Ile Agois

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Ile Agois, photographed by Albert Smith in 1895, showing the narrow chasm separating it from the cliffs

Ile Agois is Jersey's smallest offshore islet, and the closest to the shore. It is only 500 yards square and separated by a gorge only a few feet wide through the 250 foot high cliffs. Because it is inaccessible today it is covered in wildflowers, including primroses, bluebells and the royal fern.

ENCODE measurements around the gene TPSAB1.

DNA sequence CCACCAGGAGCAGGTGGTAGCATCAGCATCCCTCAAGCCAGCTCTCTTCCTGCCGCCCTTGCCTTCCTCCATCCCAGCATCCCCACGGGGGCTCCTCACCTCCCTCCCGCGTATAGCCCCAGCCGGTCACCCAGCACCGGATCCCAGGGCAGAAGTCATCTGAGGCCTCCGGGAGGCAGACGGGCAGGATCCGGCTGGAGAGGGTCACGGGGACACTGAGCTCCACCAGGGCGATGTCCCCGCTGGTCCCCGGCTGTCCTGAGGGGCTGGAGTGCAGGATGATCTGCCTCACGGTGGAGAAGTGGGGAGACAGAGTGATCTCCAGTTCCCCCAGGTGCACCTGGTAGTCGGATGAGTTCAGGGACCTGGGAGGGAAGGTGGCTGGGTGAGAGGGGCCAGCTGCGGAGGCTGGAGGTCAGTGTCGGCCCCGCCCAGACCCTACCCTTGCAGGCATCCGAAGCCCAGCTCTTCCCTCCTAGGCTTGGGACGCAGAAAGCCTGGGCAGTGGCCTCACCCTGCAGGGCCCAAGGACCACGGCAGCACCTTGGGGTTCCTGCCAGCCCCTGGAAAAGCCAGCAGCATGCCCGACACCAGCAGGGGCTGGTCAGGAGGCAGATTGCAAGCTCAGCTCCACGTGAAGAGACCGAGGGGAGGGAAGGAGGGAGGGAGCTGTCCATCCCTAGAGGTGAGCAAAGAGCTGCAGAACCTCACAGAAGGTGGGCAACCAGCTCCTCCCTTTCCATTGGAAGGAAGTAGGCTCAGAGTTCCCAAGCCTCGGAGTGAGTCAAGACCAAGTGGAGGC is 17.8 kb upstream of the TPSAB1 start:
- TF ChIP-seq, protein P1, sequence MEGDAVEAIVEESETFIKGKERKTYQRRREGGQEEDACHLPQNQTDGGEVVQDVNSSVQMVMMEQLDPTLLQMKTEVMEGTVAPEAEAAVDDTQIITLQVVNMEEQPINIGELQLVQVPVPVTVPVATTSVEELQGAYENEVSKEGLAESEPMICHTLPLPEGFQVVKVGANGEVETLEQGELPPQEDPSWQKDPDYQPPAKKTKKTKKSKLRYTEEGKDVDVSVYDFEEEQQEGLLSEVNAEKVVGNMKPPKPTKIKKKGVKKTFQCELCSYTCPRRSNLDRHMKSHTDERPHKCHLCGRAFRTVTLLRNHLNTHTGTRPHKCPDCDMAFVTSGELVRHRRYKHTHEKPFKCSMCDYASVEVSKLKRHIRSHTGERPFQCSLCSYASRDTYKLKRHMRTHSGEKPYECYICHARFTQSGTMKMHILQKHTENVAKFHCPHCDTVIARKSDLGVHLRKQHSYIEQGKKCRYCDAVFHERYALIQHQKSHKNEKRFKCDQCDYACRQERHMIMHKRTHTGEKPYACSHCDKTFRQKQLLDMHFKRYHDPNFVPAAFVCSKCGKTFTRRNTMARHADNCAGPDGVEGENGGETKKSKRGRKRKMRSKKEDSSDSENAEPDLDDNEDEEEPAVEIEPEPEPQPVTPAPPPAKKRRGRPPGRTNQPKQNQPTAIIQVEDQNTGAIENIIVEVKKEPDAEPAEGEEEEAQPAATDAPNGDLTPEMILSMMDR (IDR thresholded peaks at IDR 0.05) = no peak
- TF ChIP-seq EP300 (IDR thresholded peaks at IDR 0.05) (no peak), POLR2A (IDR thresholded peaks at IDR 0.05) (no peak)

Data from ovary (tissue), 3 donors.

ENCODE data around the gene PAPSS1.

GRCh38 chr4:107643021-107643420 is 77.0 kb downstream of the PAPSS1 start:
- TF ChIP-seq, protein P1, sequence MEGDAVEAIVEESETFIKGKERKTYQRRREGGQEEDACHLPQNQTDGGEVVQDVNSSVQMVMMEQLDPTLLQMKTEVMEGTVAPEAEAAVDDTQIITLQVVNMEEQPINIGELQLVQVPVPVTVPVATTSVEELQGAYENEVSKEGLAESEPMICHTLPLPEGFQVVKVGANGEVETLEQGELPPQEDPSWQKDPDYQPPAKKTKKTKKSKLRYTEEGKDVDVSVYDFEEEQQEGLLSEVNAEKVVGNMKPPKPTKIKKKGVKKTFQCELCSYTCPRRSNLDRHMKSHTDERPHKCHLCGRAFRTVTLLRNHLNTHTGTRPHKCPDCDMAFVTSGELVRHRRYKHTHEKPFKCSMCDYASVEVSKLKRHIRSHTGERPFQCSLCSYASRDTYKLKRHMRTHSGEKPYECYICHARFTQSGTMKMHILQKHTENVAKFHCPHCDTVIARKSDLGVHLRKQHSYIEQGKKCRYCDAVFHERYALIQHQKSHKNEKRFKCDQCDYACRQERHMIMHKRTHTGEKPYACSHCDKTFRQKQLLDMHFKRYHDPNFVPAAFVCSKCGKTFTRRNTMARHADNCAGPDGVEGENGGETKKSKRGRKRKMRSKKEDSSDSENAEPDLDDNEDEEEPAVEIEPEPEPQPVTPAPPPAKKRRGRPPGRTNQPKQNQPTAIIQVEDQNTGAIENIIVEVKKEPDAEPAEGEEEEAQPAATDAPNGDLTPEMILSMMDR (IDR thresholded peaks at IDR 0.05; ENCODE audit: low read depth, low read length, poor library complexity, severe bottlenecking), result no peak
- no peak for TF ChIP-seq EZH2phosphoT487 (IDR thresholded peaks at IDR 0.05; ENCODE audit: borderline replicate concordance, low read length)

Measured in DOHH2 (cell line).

There are signs of previous occupation, the outline of 14 ancient hut circles having been traced. Neolithic pottery and flint arrowheads have been found, indicating probably occupancy in the 9th century BC, or earlier, and seven coins of Charles the Bald, grandson of Charlemagne, indicate further occupancy in the 9th Century AD. It is possible that at this time the islet had not been cut off from the cliffs and was used as a place of refuge.

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